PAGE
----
India and Pakistan agree to begin peace dialogue

ISLAMABAD, Pakistan -- Two years after nuclear-armed India and Pakistan nearly went to war, their leaders agreed Tuesday to hold peace talks next month on all topics, including the hot-button issue of Kashmir that lies at the heart of their half-century of mutual hatred and mistrust. Pakistan's President Gen. Pervez Musharraf and Indian Prime Minister Atal Bihari Vajpayee agreed to the talks in meetings in the Pakistani capital under the cover of a regional summit.

In a joint declaration read separately by the Indian and Pakistani foreign ministers, Musharraf pledged not to permit his country to be used as a haven for terrorism, and Vajpayee promised to seek a solution to the Kashmir dispute.

Gone were the usual Pakistani denials that it had supported Islamic militants fighting Indian rule in the disputed Himalayan territory, and gone were Indian demands that cross-border infiltration stop before a dialogue could begin.

More than 65,000 people have died since 1989 in the conflict over Kashmir, a picturesque Muslim-majority region divided between India and Pakistan and claimed in entirety by both. Islamic rebels have been fighting for independence for the part of Kashmir controlled by predominantly Hindu India, or for its merger with mostly Muslim Pakistan.

There have been other attempts to end the feuding between Pakistan and India, most recently in talks in July 2001 between Vajpayee and Musharraf in the Indian city of Agra. An attack by Islamic militants on India's Parliament in December 2001 scuttled any hopes and brought the two nations to the brink of a devastating fourth full-scale war -- this one with nuclear weapons in play.

In February 1999, hopes were raised briefly after a meeting between Vajpayee and then-Prime Minister Nawaz Sharif of Pakistan. A Pakistani incursion that summer into India's portion of Kashmir doomed those talks, and months later Sharif was overthrown by Musharraf, the military leader who had ordered the incursion.

But observers on both sides said the atmosphere is very different today.

Musharraf has become a staunch U.S. ally since the Sept. 11, 2001, terrorist attacks. His government has banned more than a dozen militant organizations and arrested over 500 al-Qaida suspects, turning most over to American authorities.

Despite early cynicism about the general's motives, his commitment to cracking down on militant groups seems genuine. Musharraf has survived three assassination attempts, the latest two in December. The last attack, a Christmas Day suicide bombing that killed 16 people, was believed carried out by Jaish-e-Mohammed, a Kashmiri militant group.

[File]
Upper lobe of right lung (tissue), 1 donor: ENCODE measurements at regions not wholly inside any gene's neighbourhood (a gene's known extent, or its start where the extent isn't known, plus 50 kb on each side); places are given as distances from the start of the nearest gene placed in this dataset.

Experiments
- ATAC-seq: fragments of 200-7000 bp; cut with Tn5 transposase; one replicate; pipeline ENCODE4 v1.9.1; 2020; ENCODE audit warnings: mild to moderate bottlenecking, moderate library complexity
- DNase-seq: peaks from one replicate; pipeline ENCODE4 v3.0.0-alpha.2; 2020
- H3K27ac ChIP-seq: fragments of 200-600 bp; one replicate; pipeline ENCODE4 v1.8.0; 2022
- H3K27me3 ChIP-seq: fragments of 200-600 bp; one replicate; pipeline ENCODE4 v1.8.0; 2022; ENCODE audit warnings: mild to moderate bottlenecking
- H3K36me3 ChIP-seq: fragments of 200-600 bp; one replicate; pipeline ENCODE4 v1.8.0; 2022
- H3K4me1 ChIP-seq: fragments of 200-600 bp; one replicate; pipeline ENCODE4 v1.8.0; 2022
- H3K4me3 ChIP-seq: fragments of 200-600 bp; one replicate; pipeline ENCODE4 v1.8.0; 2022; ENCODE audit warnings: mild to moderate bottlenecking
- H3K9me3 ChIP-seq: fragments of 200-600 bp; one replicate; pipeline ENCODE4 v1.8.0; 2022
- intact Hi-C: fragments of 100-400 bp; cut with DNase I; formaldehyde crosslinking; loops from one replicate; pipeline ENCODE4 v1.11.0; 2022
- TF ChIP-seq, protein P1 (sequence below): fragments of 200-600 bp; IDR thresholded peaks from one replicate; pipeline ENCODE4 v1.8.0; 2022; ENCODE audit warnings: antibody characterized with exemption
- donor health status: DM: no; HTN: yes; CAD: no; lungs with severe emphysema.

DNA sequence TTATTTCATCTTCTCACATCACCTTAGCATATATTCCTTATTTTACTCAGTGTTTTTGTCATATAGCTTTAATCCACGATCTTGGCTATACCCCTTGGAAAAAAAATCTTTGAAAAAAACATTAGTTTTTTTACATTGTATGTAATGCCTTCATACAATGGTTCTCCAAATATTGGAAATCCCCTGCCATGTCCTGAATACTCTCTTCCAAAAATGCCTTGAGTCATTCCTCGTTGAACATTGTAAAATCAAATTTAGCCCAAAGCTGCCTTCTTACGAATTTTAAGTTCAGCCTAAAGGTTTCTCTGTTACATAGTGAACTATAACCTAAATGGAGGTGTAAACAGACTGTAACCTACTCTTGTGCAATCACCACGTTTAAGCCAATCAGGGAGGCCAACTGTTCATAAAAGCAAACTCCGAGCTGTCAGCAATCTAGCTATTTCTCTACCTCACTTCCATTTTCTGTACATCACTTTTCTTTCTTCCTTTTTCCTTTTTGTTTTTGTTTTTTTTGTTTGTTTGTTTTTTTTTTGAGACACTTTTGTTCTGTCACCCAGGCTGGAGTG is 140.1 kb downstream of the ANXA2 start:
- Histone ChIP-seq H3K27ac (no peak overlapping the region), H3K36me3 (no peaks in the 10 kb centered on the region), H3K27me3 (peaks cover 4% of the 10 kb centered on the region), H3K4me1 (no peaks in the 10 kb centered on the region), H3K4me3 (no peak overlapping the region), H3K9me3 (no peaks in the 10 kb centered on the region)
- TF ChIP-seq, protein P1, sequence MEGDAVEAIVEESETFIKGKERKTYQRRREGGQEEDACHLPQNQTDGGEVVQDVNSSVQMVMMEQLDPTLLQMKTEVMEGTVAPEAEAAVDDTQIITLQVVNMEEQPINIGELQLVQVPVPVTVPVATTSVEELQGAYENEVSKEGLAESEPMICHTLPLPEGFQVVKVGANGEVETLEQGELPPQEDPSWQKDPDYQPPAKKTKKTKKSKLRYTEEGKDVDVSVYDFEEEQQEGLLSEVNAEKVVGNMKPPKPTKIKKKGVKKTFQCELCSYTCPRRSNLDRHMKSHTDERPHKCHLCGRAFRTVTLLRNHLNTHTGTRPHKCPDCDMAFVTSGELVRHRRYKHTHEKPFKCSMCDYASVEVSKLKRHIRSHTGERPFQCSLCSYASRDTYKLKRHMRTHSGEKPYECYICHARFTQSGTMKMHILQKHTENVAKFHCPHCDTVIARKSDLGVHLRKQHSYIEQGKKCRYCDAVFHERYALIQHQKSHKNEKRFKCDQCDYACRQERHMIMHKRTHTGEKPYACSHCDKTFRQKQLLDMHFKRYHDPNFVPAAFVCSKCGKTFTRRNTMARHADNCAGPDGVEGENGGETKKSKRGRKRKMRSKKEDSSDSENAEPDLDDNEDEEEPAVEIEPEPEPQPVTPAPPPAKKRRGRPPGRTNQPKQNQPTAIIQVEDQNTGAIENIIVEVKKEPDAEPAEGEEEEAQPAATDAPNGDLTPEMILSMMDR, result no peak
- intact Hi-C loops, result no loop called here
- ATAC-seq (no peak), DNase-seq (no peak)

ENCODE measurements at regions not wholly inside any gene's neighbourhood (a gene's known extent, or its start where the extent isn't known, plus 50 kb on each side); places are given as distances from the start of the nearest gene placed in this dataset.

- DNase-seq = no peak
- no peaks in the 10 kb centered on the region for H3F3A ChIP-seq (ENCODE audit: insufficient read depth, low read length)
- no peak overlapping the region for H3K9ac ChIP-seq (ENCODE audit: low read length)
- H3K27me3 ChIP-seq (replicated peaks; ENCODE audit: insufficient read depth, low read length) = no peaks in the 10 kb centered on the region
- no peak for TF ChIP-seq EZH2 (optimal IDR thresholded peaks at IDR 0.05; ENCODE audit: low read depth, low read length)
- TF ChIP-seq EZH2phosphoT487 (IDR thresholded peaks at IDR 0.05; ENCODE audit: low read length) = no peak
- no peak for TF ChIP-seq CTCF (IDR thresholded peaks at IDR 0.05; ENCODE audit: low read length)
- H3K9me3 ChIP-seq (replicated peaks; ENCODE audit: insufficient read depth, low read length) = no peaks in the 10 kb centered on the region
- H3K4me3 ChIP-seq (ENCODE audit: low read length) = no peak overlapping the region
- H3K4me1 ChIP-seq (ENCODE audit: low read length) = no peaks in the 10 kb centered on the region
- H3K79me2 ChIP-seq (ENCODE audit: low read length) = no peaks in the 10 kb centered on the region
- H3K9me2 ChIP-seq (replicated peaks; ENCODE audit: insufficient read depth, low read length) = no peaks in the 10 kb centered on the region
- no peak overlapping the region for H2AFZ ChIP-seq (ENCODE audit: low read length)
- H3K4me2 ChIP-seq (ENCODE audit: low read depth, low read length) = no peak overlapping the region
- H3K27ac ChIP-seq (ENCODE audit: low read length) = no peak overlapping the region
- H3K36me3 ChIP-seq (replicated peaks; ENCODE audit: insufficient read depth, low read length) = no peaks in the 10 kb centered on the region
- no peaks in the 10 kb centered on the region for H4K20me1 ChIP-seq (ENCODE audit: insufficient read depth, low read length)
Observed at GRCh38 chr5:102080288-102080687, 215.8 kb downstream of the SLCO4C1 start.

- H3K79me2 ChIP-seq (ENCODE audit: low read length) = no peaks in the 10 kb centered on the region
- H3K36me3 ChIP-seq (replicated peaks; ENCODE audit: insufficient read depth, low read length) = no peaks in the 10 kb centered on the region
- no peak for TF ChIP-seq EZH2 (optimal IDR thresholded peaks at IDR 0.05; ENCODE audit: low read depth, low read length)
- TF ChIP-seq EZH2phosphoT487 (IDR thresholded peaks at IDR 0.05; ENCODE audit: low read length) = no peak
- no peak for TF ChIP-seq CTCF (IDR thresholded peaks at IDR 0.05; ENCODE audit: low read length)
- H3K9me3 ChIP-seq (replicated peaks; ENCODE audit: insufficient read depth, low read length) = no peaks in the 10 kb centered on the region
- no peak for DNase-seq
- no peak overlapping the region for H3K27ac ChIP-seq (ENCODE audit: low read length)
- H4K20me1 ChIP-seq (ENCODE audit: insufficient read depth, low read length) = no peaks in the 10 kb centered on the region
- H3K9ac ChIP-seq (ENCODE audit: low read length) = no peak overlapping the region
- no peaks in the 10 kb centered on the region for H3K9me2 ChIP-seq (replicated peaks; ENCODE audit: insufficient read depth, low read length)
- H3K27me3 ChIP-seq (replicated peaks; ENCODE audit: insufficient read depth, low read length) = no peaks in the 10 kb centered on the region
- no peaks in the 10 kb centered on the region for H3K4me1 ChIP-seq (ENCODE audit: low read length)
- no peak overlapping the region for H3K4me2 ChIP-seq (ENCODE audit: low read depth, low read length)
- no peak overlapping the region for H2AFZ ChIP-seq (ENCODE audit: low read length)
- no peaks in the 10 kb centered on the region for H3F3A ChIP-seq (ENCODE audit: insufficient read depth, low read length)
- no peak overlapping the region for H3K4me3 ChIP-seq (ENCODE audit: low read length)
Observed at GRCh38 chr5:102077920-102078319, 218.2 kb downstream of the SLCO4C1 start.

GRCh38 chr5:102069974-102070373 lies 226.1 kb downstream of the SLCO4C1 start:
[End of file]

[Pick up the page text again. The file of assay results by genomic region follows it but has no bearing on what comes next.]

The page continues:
Kashmiri rebels denounced the news of talks as a sellout, an ominous indication of the challenges ahead.

"The agreement reached by India and Pakistan is a massacre of the Kashmiri cause," said Amanullah Khan, chairman of the Jammu Kashmir Liberation Front, which favors independence for the region. "It is not only a U-turn by Pakistan but a betrayal."

Syed Salahuddin, the chief of Hezb-ul Mujahedeen, the main militant group in Indian Kashmir, warned that military operations would continue until India frees jailed militants and proves its sincerity.

"India should declare Kashmir a disputed territory, release Kashmiri leaders from its torture cells and call its troops back to barracks," Salahuddin told The Associated Press from Muzaffarabad, capital of Pakistan's portion of Kashmir. "Unless that happens, the mujahedeen will continue their operations."

The peace deal was sealed in an early morning phone call Tuesday that Vajpayee made to the Pakistani leader, a day after the two met in private for an hour at President's House in Islamabad.

Musharraf said both men were overjoyed and thanked each other for their courage.

"I wished him very good health, and he wished me protection," Musharraf quipped. He hailed his guest for his "vision" and "statesmanship."

Indian Foreign Minister Yashwant Sinha said details, including the location of the talks and the level at which they will be held, were still to be worked out.

A high-ranking Indian official said on condition of anonymity that the talks would revolve around eight points, including Kashmir and two other territorial spats, terrorism, trade and confidence-building measures.

The meetings involving Vajpayee, Musharraf and Pakistani Prime Minister Zafarullah Khan Jamali on Sunday and Monday were the first between Indian and Pakistani leaders in more than two years, and followed months of incremental steps to improve relations.

The two countries have held to a cease-fire between their troops in Kashmir, resumed high-level diplomatic ties and restored transportation links.

But there had been no indication such a breakthrough was possible, and both sides had sought to dampen any expectations ahead of the South Asian Association for Regional Cooperation summit, which concluded Tuesday.

Vajpayee made no comment on the agreement before boarding his plane at Islamabad airport Tuesday, seen off with a hug from Jamali and well-wishes from other Pakistani officials.

Pakistan and India fought wars in 1948, 1965 and 1971 and have engaged in many more deadly skirmishes since the 1947 partition of the subcontinent.

"The people of both countries are for peace and harmony," Musharraf said. "The leadership in both countries has to rise to fulfill the aspirations of their people."